Um, he, he took the criticism as constructive criticism, um, and he knew where the boundaries, uh, were right between, uh, um, a manager and an appear in a friend rather. Um, but he listened and he was open to everything. Wasn't like my way or the highway. Um, he was always looking to like, to, if it's not broken, right.

You know, white break it. So he kind of like, if it's, if it's working, let me break it. And, and, uh, and we build it again, take a step back and look at that and look at that board. And I'm like, okay, maybe I could make different plays to get, uh, because there's a million new routes to Rome. Right. Um, and you just have to kind of build away.

Asking questions, a ton of questions. It doesn't matter if he was hitting his quarter. We're not even if let's say was overthink, we still ask questions is always hungry, always open. And on top of that, always willing to help his beers that are not, not there yet. Yeah. That sounds like a pretty good rep sends on someone who's got the best sort of base humbly confident.

Right? I think confidence is important in sales, always being humble enough to know that. I know, I've never, I've never read the whole book I need to, I need to keep on learning and there's always something to do then. Um, so, so when he started, he, was he an SDR BDO? Was he, was he, uh, an a at the time? Uh, no.

It was a BTR today. He's yeah, today's a, uh, a strategic. Fantastic. Great story. So come a couple of mites. Two last questions here. How do you distinguish between an individual's weakness and the sales team's weakness? You kind of find that this out it's, you know, you could find it out, um, doing the hiring process.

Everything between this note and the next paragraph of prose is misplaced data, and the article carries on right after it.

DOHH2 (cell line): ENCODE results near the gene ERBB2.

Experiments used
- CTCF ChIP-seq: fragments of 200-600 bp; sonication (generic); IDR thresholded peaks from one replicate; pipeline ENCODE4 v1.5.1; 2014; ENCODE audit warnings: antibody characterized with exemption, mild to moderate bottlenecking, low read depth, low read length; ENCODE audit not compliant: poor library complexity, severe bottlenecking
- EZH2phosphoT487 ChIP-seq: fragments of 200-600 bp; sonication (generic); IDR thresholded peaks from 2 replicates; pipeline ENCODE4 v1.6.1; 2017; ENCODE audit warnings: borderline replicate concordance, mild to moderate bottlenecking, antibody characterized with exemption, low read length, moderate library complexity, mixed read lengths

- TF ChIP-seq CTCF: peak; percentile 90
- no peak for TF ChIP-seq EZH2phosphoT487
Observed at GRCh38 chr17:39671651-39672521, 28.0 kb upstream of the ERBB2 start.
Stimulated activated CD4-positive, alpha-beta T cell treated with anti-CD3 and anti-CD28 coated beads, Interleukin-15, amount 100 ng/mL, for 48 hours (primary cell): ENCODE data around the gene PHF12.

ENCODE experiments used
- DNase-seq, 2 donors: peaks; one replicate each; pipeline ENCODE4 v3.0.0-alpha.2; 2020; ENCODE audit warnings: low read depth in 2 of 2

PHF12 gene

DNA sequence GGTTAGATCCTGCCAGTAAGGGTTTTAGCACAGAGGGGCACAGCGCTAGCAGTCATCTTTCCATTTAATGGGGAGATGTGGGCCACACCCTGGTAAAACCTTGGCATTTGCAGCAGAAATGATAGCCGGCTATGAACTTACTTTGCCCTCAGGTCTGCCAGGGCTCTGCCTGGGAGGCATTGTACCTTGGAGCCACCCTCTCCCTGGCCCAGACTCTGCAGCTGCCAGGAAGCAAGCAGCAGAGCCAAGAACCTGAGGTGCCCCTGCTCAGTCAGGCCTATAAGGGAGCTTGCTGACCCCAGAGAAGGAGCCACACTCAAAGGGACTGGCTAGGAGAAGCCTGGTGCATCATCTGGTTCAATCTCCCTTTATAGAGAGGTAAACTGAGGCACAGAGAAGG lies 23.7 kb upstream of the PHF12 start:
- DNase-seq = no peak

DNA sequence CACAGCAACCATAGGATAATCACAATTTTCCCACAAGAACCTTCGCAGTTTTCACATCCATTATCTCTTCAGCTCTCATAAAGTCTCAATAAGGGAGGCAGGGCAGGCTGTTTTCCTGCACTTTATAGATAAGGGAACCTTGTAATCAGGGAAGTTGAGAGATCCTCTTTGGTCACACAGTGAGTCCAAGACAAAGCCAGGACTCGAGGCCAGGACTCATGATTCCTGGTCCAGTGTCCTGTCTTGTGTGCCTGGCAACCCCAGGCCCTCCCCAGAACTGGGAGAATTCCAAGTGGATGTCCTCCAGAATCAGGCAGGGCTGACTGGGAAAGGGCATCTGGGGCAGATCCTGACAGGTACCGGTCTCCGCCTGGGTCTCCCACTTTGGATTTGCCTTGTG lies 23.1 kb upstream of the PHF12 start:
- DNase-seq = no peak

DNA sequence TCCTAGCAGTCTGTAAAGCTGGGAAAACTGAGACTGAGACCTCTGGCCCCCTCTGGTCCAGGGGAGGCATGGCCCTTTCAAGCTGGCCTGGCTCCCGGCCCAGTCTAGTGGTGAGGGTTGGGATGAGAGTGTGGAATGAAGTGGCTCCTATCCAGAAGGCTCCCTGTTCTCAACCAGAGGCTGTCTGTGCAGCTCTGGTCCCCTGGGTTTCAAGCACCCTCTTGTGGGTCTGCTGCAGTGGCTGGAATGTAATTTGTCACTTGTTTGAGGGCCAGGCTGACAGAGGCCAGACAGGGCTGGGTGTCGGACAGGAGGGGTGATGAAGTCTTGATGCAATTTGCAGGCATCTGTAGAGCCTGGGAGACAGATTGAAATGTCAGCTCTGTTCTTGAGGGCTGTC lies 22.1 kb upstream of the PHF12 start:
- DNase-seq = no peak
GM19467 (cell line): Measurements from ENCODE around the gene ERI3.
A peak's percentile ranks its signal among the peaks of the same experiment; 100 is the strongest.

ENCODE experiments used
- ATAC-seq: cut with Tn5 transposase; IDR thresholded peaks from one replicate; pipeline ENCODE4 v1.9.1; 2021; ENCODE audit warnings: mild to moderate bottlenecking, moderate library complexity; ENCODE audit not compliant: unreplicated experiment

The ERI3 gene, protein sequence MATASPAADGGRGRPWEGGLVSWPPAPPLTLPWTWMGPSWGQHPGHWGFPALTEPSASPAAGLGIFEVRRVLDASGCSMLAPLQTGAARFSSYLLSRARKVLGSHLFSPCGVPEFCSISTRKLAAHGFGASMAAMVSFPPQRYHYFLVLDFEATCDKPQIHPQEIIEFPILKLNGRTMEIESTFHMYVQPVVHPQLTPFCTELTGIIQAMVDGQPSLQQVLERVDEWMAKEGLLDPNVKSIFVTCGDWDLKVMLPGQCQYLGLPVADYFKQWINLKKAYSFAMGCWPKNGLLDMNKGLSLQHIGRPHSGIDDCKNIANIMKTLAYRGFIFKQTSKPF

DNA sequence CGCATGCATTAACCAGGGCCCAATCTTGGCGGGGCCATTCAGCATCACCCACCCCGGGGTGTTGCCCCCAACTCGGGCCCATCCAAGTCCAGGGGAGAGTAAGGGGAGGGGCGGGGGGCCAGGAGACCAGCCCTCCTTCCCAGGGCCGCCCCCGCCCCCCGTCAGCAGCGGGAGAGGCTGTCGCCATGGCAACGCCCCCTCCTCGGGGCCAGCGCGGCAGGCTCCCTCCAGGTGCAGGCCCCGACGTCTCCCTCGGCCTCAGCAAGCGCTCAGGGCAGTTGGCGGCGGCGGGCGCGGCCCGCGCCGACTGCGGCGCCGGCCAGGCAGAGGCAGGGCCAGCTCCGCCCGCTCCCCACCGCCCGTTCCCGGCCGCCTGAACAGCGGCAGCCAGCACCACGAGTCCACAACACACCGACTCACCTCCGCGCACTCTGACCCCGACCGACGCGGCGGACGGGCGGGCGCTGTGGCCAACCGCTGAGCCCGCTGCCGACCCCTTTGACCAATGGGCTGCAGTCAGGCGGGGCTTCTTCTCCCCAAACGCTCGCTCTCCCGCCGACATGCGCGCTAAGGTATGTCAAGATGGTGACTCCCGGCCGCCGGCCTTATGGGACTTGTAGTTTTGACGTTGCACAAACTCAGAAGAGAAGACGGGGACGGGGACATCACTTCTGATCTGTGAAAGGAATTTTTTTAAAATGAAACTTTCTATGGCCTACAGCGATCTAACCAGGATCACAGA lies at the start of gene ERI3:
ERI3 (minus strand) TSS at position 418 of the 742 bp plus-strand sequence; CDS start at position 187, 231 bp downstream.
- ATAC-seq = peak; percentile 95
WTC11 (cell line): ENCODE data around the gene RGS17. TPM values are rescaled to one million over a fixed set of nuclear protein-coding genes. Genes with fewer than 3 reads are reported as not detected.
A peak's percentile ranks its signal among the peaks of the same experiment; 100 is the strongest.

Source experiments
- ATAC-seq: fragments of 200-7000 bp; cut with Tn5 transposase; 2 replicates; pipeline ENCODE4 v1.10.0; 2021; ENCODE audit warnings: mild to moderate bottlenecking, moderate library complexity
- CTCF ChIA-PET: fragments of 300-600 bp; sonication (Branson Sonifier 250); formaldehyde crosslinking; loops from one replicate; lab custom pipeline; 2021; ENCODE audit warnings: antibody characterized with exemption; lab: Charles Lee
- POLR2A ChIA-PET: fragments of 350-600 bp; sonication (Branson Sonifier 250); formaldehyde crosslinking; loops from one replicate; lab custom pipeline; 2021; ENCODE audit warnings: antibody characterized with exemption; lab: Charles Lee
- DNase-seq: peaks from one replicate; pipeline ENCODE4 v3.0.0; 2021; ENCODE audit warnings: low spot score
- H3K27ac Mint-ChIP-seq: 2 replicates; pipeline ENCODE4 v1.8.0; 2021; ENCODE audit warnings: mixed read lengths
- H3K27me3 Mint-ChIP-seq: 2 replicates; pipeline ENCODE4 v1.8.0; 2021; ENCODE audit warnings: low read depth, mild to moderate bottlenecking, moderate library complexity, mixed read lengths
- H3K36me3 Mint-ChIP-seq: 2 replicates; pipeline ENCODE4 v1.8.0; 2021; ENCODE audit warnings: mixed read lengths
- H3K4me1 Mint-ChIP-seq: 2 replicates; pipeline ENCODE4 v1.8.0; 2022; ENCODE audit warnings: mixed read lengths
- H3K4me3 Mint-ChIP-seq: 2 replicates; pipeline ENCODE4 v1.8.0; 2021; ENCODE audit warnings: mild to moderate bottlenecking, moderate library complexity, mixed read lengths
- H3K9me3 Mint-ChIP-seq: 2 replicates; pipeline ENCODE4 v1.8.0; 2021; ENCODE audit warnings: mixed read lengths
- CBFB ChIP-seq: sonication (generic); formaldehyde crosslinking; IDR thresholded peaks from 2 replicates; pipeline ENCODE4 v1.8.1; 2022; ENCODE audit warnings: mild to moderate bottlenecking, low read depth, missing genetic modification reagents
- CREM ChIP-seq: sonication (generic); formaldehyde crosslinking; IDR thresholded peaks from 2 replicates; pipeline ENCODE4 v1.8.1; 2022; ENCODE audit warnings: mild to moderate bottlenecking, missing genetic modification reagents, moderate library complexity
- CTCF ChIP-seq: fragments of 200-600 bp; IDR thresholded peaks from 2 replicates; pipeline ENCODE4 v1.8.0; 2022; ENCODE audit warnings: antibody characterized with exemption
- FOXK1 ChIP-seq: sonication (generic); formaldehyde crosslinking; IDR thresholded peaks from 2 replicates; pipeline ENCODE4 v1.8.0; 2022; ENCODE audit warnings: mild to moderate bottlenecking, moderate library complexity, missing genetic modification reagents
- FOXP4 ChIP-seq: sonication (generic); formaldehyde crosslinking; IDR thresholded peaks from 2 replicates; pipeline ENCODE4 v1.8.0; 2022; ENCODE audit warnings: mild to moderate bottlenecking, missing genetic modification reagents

Yes. But then you're like, okay, this is salvageable. I could fix here and there. Uh, Or you, you can find this out throughout the onboarding process when you're doing, uh, like simulations, uh, you're doing not the email simulations, but you could, but I'm talking about more like the phone simulations, you know, even with all the technology and the tools that we have today.

I still, I take it old school where I have the individuals in front of me and there's. Calling me, right. I like an outbound call and how I would, I would, uh, you know, and again, other people on this team, they know this they're, uh, we go through this, uh, uh, constantly even we do this sometimes on, on, uh, on, um, on our workshops.

Right. Uh, but we still do this and it's uncomfortable. People hate it, but it's. You know, and we really take them through the worst case scenario. Um, and you figure, you kind of figure it out throughout the, throughout the whole onboarding process of where their weaknesses are, like what you thought yesterday.

Not necessarily as the same, same thought today. That makes any sense.

Almost every rep will have weaknesses in some areas. Like it's not, it's not an easy job as it, especially when my first week, like picking up a phone, it's quite a, quite a difficult task and something that you haven't, you just need to do a lot. Right.

There's something that I read. Um, I read online a while ago. Um, they took this poll, I forget where, uh, where this Paul was. There was one of the balls on LinkedIn. Um, and that's all we see today on LinkedIn is Paul's. Um, I just, I can't find it. Let me see if I could find out my phone number. And it was very, very, uh, it was very interesting thing.

Um, they asked a bunch of sellers, um, Yeah. What is the hardest part of a cell cycle? Right. And I think they asked around like 5,000, uh, sellers and, uh, the response was, it was 16%, uh, said the hardest part of closing of the sale cycle is closing the deal. Uh, 4% present, uh, presenting a solution, 11% said, qualifying the opportunity.

You know what the, uh, what 68%. Getting getting the first conversation. Yeah. Um, yeah. Which is absolutely the heart.